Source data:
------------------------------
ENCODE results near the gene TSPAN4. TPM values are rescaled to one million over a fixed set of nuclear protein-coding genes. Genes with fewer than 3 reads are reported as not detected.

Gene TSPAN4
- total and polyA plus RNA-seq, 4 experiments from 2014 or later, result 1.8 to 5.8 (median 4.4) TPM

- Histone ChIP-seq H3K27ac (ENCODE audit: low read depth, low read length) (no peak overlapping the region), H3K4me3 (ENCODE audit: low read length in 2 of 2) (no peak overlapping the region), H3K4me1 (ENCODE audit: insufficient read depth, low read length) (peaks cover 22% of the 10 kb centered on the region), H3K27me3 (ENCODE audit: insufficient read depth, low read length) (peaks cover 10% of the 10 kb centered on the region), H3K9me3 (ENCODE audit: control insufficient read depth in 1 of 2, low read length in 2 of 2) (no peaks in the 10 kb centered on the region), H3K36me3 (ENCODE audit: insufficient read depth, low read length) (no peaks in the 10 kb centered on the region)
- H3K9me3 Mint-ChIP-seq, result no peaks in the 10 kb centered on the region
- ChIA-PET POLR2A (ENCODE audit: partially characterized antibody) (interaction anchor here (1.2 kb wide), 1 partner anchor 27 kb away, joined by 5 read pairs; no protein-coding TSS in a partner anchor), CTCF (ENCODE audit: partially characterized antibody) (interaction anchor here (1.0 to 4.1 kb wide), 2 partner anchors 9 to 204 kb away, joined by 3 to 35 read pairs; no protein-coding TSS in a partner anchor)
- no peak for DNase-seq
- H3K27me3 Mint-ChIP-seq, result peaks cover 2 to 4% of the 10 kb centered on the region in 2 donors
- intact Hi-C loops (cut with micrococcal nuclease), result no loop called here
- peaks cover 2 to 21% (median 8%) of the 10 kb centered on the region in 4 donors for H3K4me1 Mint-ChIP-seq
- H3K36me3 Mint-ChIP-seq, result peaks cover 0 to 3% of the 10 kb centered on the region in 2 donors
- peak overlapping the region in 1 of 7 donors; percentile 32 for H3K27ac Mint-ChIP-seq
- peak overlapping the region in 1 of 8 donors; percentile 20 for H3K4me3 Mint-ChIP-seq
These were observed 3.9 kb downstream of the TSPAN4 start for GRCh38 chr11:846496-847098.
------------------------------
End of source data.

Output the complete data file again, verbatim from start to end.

ENCODE results near the gene TSPAN4. TPM values are rescaled to one million over a fixed set of nuclear protein-coding genes. Genes with fewer than 3 reads are reported as not detected.

Gene TSPAN4
- total and polyA plus RNA-seq, 4 experiments from 2014 or later, result 1.8 to 5.8 (median 4.4) TPM

- Histone ChIP-seq H3K27ac (ENCODE audit: low read depth, low read length) (no peak overlapping the region), H3K4me3 (ENCODE audit: low read length in 2 of 2) (no peak overlapping the region), H3K4me1 (ENCODE audit: insufficient read depth, low read length) (peaks cover 22% of the 10 kb centered on the region), H3K27me3 (ENCODE audit: insufficient read depth, low read length) (peaks cover 10% of the 10 kb centered on the region), H3K9me3 (ENCODE audit: control insufficient read depth in 1 of 2, low read length in 2 of 2) (no peaks in the 10 kb centered on the region), H3K36me3 (ENCODE audit: insufficient read depth, low read length) (no peaks in the 10 kb centered on the region)
- H3K9me3 Mint-ChIP-seq, result no peaks in the 10 kb centered on the region
- ChIA-PET POLR2A (ENCODE audit: partially characterized antibody) (interaction anchor here (1.2 kb wide), 1 partner anchor 27 kb away, joined by 5 read pairs; no protein-coding TSS in a partner anchor), CTCF (ENCODE audit: partially characterized antibody) (interaction anchor here (1.0 to 4.1 kb wide), 2 partner anchors 9 to 204 kb away, joined by 3 to 35 read pairs; no protein-coding TSS in a partner anchor)
- no peak for DNase-seq
- H3K27me3 Mint-ChIP-seq, result peaks cover 2 to 4% of the 10 kb centered on the region in 2 donors
- intact Hi-C loops (cut with micrococcal nuclease), result no loop called here
- peaks cover 2 to 21% (median 8%) of the 10 kb centered on the region in 4 donors for H3K4me1 Mint-ChIP-seq
- H3K36me3 Mint-ChIP-seq, result peaks cover 0 to 3% of the 10 kb centered on the region in 2 donors
- peak overlapping the region in 1 of 7 donors; percentile 32 for H3K27ac Mint-ChIP-seq
- peak overlapping the region in 1 of 8 donors; percentile 20 for H3K4me3 Mint-ChIP-seq
These were observed 3.9 kb downstream of the TSPAN4 start for GRCh38 chr11:846496-847098.